Amidst the bustle of talk and announcements on stage, there is a surprise at Shaheen Bagh. A young, slim girl student in ankle length boots, dark pants and shirt is invited to take the podium. She begins her speech by saying that the Citizenship Amendment Act (CAA) has put her in a dilemma. She studies in Jharkhand where many of her close friends are Rashtriya Swayamsevak Sangh (RSS) and Bharatiya Janata Party (BJP) members. Their opinions matter to her personally. At the same time, when she comes to Shaheen Bagh she is gripped by the dangers and stakes involved in the CAA.
As authoritarian right-wing populist leaders across the world unleash a reign of tyranny and hate, there is a need to think together about everyday strategies of survival. As an individual, it can get a bit overwhelming. Everything could look pointless. Many friends talk about how they find it impossible to write or work in an atmosphere of hate and violence. However, it is important to remember that what might look invincible today may not last for even half a decade. But while it lasts, how does one live under tyranny and what are the ways of building non-violent resistance? Continue reading Everyday Tips for Surviving Tyranny: Anonymous→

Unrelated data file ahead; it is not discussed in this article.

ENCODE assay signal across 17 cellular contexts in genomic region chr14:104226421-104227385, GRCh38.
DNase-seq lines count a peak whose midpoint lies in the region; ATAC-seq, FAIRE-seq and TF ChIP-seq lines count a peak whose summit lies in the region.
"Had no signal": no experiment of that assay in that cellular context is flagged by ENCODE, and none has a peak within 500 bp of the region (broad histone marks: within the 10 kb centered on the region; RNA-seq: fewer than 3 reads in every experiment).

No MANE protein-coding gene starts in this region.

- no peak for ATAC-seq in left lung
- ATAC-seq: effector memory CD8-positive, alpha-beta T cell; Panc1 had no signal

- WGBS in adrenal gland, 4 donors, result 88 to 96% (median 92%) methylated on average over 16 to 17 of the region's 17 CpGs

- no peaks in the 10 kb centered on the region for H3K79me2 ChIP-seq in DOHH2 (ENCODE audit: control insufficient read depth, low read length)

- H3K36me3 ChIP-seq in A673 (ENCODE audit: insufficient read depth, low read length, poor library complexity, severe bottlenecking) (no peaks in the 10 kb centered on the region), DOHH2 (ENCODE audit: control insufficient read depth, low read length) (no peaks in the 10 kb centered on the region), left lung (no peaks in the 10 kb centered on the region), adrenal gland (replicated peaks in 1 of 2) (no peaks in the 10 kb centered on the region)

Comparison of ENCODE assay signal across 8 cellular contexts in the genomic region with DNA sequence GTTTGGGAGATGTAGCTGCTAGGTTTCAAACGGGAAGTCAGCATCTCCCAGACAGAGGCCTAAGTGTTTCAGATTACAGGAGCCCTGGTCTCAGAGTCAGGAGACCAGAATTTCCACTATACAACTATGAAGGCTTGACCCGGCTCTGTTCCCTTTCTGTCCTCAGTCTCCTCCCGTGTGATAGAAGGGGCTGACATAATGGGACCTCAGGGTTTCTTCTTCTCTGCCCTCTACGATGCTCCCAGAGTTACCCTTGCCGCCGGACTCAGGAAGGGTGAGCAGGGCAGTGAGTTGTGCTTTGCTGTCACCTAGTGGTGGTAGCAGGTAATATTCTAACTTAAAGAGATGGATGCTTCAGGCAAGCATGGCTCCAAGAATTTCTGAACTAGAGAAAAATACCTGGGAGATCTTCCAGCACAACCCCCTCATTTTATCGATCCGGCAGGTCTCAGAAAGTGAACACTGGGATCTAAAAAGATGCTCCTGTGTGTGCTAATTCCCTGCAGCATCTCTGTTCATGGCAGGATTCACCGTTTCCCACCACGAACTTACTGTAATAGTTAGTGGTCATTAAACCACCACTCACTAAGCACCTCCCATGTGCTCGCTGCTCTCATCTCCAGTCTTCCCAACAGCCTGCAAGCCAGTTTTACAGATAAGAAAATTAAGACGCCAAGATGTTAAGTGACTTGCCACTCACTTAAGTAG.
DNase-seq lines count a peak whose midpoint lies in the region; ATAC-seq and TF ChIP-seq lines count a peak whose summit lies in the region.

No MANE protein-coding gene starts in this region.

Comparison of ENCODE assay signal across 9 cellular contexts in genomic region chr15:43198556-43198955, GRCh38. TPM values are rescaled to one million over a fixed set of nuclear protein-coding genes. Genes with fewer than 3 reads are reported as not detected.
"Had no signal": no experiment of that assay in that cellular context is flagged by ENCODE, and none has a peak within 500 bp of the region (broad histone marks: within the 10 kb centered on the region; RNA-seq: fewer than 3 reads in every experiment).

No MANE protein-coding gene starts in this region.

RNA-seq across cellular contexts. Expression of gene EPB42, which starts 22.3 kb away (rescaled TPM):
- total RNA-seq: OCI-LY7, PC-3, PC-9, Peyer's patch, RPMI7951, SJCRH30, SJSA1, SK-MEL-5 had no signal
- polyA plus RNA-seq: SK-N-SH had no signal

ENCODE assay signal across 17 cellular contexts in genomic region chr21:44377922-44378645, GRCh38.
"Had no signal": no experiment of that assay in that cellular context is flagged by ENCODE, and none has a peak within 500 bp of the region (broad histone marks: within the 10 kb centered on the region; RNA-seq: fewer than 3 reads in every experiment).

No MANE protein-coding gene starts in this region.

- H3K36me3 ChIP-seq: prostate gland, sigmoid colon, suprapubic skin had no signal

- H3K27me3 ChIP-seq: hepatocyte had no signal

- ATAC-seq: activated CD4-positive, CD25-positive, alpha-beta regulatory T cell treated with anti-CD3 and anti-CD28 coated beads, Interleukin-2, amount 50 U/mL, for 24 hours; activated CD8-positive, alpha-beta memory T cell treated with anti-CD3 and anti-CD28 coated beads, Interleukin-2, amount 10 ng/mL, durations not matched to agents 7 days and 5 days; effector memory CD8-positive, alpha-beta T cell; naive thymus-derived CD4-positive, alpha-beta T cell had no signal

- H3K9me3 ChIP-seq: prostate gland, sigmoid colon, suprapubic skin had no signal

Two massive calamities, tremendous losses, continuing signs of serious ecological destruction impending — yet all we Malayalis seem to have produced in response: two reports, and even more frenzied strategic calculation. There is little doubt that the disasters happened in the first place at least partially because of the latter, but there seems to be no rethinking. Instead, we have strategic agents refurbishing their strategies to the new circumstances.